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Ongoing analysis of the web infection

22
Oct
2011

During the last couple of days I have together with Yury Namestnikov been investigating the extremely high numbers of infected websites. It all started when I was going through local statistics for Sweden and saw an increase of a certain JavaScript redirector, and also new detections on new variants for Java, PDF and Flash exploits. I published an article about this saying that Sweden was under attack, and you can read the blog post here:

http://www.securelist.com/en/blog/208193174/Sweden_is_under_attack_mass_infection_and_new_exploits

But after some more research I noticed that it was not just Sweden that was affected, it seemed to be a global epidemic. I also noticed that we were talking about two different redirectors; Trojan.JS.Redirector.ro and Trojan.JS.Pakes.cp.

THE SCHEMA

So, what is actually happening? The gang behind this is exploiting web applications and injecting HTML code that will load a JavaScript redirector. Exactly what vulnerability they are exploiting is still unclear, but millions of websites are affected by this attack. What we know is that they are injecting the code via an SQL injection, but whether the vulnerability is poorly configured servers, or a zero-day vulnerability is still unclear. The JavaScript which the injected HTML code is loading looks like the following:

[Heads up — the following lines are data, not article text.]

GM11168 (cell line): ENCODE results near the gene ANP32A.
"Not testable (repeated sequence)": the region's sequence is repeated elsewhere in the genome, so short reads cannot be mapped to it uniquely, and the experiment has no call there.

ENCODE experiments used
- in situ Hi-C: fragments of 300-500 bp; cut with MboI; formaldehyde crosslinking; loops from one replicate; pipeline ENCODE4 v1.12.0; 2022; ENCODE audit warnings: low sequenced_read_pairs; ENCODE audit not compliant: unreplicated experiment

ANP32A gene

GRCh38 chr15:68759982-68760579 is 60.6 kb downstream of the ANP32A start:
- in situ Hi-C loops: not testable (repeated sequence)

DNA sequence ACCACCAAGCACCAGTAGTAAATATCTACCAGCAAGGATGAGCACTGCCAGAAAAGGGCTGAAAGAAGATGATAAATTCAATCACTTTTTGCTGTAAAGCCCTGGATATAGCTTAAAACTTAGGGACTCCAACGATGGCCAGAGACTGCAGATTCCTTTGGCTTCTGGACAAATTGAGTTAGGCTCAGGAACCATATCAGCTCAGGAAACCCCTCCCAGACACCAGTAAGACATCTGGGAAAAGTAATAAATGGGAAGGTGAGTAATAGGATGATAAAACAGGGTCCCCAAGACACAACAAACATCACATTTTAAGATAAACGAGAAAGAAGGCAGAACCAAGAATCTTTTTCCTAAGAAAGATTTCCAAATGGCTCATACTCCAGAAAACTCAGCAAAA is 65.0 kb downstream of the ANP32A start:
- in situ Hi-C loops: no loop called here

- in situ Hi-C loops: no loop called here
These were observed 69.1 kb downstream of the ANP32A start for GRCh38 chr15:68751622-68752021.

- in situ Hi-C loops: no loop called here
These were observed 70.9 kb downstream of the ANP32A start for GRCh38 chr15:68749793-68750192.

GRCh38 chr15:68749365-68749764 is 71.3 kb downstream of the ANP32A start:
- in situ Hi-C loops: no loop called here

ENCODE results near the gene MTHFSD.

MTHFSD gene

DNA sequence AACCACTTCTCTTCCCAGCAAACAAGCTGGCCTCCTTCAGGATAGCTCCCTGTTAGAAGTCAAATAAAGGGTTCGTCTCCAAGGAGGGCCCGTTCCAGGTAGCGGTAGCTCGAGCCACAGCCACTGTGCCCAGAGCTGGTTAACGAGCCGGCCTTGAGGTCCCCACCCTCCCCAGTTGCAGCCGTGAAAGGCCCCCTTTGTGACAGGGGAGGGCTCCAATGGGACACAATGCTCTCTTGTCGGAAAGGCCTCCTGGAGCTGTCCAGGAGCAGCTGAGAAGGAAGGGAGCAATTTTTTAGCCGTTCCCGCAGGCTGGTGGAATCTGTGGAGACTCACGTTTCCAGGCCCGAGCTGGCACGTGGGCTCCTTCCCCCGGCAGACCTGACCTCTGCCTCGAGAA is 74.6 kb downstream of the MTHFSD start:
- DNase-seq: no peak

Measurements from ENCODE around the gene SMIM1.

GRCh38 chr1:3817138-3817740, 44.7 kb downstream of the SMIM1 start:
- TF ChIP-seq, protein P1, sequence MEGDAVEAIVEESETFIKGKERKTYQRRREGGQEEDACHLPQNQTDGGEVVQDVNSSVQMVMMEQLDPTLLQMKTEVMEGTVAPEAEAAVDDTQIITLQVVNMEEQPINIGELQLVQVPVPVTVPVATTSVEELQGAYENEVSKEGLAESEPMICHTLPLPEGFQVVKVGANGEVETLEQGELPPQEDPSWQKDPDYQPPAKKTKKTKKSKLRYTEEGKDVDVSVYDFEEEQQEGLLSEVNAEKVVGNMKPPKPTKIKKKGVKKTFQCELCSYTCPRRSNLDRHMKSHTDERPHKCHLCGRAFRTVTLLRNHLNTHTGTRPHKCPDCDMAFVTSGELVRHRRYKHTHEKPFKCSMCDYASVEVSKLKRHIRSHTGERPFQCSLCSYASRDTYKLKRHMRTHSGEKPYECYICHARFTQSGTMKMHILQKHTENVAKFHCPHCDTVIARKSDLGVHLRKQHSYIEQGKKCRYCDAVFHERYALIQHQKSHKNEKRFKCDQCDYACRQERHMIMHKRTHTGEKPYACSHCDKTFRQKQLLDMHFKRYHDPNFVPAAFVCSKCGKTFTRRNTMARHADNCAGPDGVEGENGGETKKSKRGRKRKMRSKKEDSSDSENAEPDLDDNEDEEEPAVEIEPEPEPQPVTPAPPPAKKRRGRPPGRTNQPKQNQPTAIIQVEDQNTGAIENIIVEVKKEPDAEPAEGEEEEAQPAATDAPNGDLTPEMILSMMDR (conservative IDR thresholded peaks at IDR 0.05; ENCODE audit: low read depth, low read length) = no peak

In the next step, the victims are redirected to a server which validates the origin (country) of the victim. Depending on the location a malicious payload is executed. In one example that we have seen, users are redirected to a malicious website posing as a YouTube video, that tries to get the user to download an update to Flash Player, which is actually malware.

The technical setup is almost identical to the Lizamoon case we read about a few months back. Same filenames, same techniques and also the server setups looks very identical.

MALWARE ANALYSIS (ongoing!)

If the victim downloads and executes the fake flash update, it will upon execution connect back to the following servers:

  • 209.212.147.141/chrome/report.html
  • 98.142.243.64/chrome/report.html
  • 65.98.83.115/?19= (Virtual Host: update.19runs10q3.com)

Upon execution the malware will modify the hosts file and “poison” known domains. It will make the infected computer use rogue DNS servers, and redirect the users to malicious websites. The following configuration file has been extracted from the malware:

[redirected_dns]
-affiliate=9;                              
-DnsServerIp=66.197.152.72;
-DnsServerIp=75.102.22.72;
-DnsServerIp=205.234.236.192;
-FakeDnsServerIp=66.197.152.71;
-FakeDnsServerIp=75.102.22.71;
-FakeDnsServerIp=205.234.236.191;
 
[redirect_timeouts]
-response_timeout=40000;
-redirect_deactivating_interval=40020;
 
[reports]
-Version=260;
-host=98.142.243.64/chrome/report.html;
-host_first=209.212.147.141/chrome/report.html;
-check_timeout=10000;
-disable_reports=0;
 
[AntiRB]